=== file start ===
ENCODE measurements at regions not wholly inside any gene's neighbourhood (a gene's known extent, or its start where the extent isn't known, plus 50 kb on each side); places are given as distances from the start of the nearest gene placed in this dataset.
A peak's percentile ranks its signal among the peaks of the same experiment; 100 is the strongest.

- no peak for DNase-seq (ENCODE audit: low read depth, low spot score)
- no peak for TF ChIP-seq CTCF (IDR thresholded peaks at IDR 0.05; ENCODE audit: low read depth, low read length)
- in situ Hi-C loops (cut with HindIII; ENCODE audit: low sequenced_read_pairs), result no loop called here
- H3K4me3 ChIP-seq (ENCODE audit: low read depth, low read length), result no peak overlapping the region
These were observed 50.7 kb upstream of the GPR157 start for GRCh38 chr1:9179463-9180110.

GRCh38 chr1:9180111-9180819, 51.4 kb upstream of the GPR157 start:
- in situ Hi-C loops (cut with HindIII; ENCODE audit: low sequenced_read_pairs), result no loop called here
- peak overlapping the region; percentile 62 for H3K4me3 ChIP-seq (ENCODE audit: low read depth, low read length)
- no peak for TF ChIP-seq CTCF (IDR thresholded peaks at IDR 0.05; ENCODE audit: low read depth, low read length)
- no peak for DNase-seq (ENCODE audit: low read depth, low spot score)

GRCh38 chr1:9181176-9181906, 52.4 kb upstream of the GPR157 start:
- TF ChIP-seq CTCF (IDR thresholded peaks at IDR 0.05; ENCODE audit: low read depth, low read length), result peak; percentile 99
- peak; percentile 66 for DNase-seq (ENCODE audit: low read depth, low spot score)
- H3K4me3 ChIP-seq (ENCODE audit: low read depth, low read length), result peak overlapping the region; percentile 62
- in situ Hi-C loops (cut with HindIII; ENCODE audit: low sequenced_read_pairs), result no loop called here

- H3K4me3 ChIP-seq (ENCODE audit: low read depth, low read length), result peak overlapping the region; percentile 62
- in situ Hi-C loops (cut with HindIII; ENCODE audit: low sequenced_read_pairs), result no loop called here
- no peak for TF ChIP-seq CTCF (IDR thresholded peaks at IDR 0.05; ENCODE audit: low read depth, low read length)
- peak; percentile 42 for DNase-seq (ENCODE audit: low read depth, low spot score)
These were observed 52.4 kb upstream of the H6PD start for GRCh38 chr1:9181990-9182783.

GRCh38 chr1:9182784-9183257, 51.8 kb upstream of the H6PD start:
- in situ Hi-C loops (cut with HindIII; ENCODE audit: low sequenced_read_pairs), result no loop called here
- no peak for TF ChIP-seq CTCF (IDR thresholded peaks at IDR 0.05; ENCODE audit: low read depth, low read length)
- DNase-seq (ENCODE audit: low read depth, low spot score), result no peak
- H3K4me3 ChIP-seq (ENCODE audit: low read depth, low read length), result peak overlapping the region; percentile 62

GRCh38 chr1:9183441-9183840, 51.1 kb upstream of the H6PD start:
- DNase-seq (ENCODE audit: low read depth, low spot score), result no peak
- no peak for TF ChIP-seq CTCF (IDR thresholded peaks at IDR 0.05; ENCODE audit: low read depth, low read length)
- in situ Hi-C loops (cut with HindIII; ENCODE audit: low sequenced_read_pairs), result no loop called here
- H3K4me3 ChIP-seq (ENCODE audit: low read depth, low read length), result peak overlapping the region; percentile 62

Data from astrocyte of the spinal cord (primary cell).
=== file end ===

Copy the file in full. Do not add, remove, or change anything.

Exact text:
ENCODE measurements at regions not wholly inside any gene's neighbourhood (a gene's known extent, or its start where the extent isn't known, plus 50 kb on each side); places are given as distances from the start of the nearest gene placed in this dataset.
A peak's percentile ranks its signal among the peaks of the same experiment; 100 is the strongest.

- no peak for DNase-seq (ENCODE audit: low read depth, low spot score)
- no peak for TF ChIP-seq CTCF (IDR thresholded peaks at IDR 0.05; ENCODE audit: low read depth, low read length)
- in situ Hi-C loops (cut with HindIII; ENCODE audit: low sequenced_read_pairs), result no loop called here
- H3K4me3 ChIP-seq (ENCODE audit: low read depth, low read length), result no peak overlapping the region
These were observed 50.7 kb upstream of the GPR157 start for GRCh38 chr1:9179463-9180110.

GRCh38 chr1:9180111-9180819, 51.4 kb upstream of the GPR157 start:
- in situ Hi-C loops (cut with HindIII; ENCODE audit: low sequenced_read_pairs), result no loop called here
- peak overlapping the region; percentile 62 for H3K4me3 ChIP-seq (ENCODE audit: low read depth, low read length)
- no peak for TF ChIP-seq CTCF (IDR thresholded peaks at IDR 0.05; ENCODE audit: low read depth, low read length)
- no peak for DNase-seq (ENCODE audit: low read depth, low spot score)

GRCh38 chr1:9181176-9181906, 52.4 kb upstream of the GPR157 start:
- TF ChIP-seq CTCF (IDR thresholded peaks at IDR 0.05; ENCODE audit: low read depth, low read length), result peak; percentile 99
- peak; percentile 66 for DNase-seq (ENCODE audit: low read depth, low spot score)
- H3K4me3 ChIP-seq (ENCODE audit: low read depth, low read length), result peak overlapping the region; percentile 62
- in situ Hi-C loops (cut with HindIII; ENCODE audit: low sequenced_read_pairs), result no loop called here

- H3K4me3 ChIP-seq (ENCODE audit: low read depth, low read length), result peak overlapping the region; percentile 62
- in situ Hi-C loops (cut with HindIII; ENCODE audit: low sequenced_read_pairs), result no loop called here
- no peak for TF ChIP-seq CTCF (IDR thresholded peaks at IDR 0.05; ENCODE audit: low read depth, low read length)
- peak; percentile 42 for DNase-seq (ENCODE audit: low read depth, low spot score)
These were observed 52.4 kb upstream of the H6PD start for GRCh38 chr1:9181990-9182783.

GRCh38 chr1:9182784-9183257, 51.8 kb upstream of the H6PD start:
- in situ Hi-C loops (cut with HindIII; ENCODE audit: low sequenced_read_pairs), result no loop called here
- no peak for TF ChIP-seq CTCF (IDR thresholded peaks at IDR 0.05; ENCODE audit: low read depth, low read length)
- DNase-seq (ENCODE audit: low read depth, low spot score), result no peak
- H3K4me3 ChIP-seq (ENCODE audit: low read depth, low read length), result peak overlapping the region; percentile 62

GRCh38 chr1:9183441-9183840, 51.1 kb upstream of the H6PD start:
- DNase-seq (ENCODE audit: low read depth, low spot score), result no peak
- no peak for TF ChIP-seq CTCF (IDR thresholded peaks at IDR 0.05; ENCODE audit: low read depth, low read length)
- in situ Hi-C loops (cut with HindIII; ENCODE audit: low sequenced_read_pairs), result no loop called here
- H3K4me3 ChIP-seq (ENCODE audit: low read depth, low read length), result peak overlapping the region; percentile 62

Data from astrocyte of the spinal cord (primary cell).